To be used with foresight
Retractable leashes are useful when walking in areas where dogs have to be leashed, or if your dog doesn't always come when called. However, retractable leashes must be used sensibly and the following advice should be observed for their safe use.
Purchase the best quality retractable leash you can afford. Typically the tape ones are stronger than the cord variety. Make sure to choose the correct size for the weight of your dog, otherwise it may break when your dog suddenly pulls forward.
It is advisable to always carry a normal leash as well as the retractable leash.
A retractable leash should never be clipped to the collar as the pulling causes an enormous pressure on your dog's throat and neck. A length of only 2-3 meters (6-10 feet) can damage the discs of the neck, the throat and the thyroid glands when the dog jerks forward or constantly pulls. And the longer the leash is pulled out, the stronger the pressure on the throat and neck gets. When using the retractable leash, the dog should always carry a harness which will evenly distribute the pressure over a greater part of the body. The harness should be purchased in a speciality shop as it is essential that it fits the dog's body and cannot shift.
Don't expect to teach your dog to stop pulling whilst using the retractable leash. Your dog enjoys pulling ahead and wandering off. A retractable leash should not be used with a gentle leader or other training tools. The point of those tools is generally to teach your dog not to pull. If you want to teach your dog not to pull, you put a collar on him next to the harness. So when training to walk on a loose leash you clip the normal leash to the collar and when he is allowed to pull freely, you attach the retractable leash to the harness. The dog will quickly learn whether the pressure is on his chest or on his neck.
A retractable leash is suitable for a young dog that doesn't always react when called. A length of 5-8 meters (16-26 feet) gives your dog enough freedom to investigate the surroundings and walk at his own speed, while you can train the recall under controlled conditions.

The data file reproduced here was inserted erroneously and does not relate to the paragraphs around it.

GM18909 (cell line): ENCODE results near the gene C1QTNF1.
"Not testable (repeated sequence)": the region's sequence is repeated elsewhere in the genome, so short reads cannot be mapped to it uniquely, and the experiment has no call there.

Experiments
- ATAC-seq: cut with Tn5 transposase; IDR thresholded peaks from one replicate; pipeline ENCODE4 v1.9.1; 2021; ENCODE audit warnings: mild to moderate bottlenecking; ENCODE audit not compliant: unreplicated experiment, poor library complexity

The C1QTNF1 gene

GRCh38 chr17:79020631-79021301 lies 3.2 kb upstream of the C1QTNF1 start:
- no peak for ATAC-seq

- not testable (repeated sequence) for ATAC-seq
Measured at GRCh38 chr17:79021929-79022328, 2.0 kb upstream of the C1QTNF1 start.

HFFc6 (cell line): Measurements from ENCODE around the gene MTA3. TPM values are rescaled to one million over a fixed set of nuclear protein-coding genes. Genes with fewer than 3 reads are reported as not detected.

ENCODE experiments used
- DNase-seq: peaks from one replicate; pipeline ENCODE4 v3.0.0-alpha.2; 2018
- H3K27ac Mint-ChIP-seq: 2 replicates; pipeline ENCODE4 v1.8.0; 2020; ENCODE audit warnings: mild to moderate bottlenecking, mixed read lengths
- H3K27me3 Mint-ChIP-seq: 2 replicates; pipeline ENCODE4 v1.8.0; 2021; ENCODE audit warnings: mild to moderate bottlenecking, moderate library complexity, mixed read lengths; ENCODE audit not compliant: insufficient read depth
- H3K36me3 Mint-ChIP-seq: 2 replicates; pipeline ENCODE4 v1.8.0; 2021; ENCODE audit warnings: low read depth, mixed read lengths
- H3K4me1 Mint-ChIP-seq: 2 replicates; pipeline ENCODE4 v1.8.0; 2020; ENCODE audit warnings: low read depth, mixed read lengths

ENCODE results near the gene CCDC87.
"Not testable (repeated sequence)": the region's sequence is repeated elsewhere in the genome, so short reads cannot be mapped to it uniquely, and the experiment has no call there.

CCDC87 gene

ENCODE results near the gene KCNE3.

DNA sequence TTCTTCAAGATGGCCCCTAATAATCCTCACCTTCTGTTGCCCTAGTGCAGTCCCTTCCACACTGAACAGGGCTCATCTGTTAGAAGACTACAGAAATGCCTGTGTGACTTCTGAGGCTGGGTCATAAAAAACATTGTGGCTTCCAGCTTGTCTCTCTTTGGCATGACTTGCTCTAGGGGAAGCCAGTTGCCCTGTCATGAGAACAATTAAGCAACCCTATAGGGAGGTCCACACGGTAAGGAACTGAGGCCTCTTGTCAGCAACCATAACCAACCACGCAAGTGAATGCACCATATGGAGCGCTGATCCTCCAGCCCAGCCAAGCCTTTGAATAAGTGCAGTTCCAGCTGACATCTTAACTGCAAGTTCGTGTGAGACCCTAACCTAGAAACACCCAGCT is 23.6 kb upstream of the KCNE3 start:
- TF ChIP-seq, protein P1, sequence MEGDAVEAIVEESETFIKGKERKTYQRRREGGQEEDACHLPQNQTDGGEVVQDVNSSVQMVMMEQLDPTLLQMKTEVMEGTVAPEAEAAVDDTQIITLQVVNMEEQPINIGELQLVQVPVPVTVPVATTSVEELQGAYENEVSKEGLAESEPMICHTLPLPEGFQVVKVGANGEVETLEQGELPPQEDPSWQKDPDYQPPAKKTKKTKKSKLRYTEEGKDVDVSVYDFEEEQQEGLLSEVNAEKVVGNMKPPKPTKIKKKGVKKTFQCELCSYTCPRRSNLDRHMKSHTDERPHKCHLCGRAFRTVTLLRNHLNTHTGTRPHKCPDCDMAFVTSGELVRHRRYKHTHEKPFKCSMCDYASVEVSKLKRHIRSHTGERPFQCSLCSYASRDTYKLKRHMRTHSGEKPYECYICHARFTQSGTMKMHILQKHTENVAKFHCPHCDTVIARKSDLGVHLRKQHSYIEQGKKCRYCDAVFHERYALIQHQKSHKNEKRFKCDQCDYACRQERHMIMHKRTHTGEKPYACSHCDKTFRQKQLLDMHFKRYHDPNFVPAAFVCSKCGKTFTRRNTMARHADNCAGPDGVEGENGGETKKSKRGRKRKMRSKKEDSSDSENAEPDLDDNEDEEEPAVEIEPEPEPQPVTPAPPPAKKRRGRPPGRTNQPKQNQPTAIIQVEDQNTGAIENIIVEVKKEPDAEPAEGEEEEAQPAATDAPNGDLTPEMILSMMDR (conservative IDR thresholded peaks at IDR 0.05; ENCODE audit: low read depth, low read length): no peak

Always keep the dog on a short, locked leash when meeting people or other dogs as the friction from the moving tape or cord can cause serious injuries when tangled around the legs or another dog's body. When meeting other dogs, especially when they are off leash, it is better to unleash your own dog - or at least replace the retractable with the normal leash to avoid that the dogs get tangled in the leash. With a normal leash you can let go if the situation is getting out of hand, whereas the retractable leash with its bulky handle can make things worse.
For trips to town retractable leashes are not suitable unless you kepp them short and locked so that the dog on his long leash doesn't get in the way of pedestrains.
When walking on or along a trafficked street, the dog should always be on a short and locked leash, or even better on a normal leash. You may not react quickly enough if the dog suddenly discovers something interesting and pulls out into the street.
Don't ever try to stop your dog by gripping the tape/cord with your hands. People have suffered serious injuries, including finger amputations and bad burns from retractable leashes.
It is a good idea to teach your dog to return the same way when he goes in among bushes and trees as this will save you from crawling around the vegetation when trying to untangle several meters/feet of leash.
Be aware that those bulky handles are easily yanked out of your hand if your dog hits the end of the line at full speed. If you drop it, your dog can get frightened when the leash retracts and he is hit by the handle and he may run off, getting even more terrified when "chased" by the handle bouncing behind him, making a horrible scraping sound on the pavement.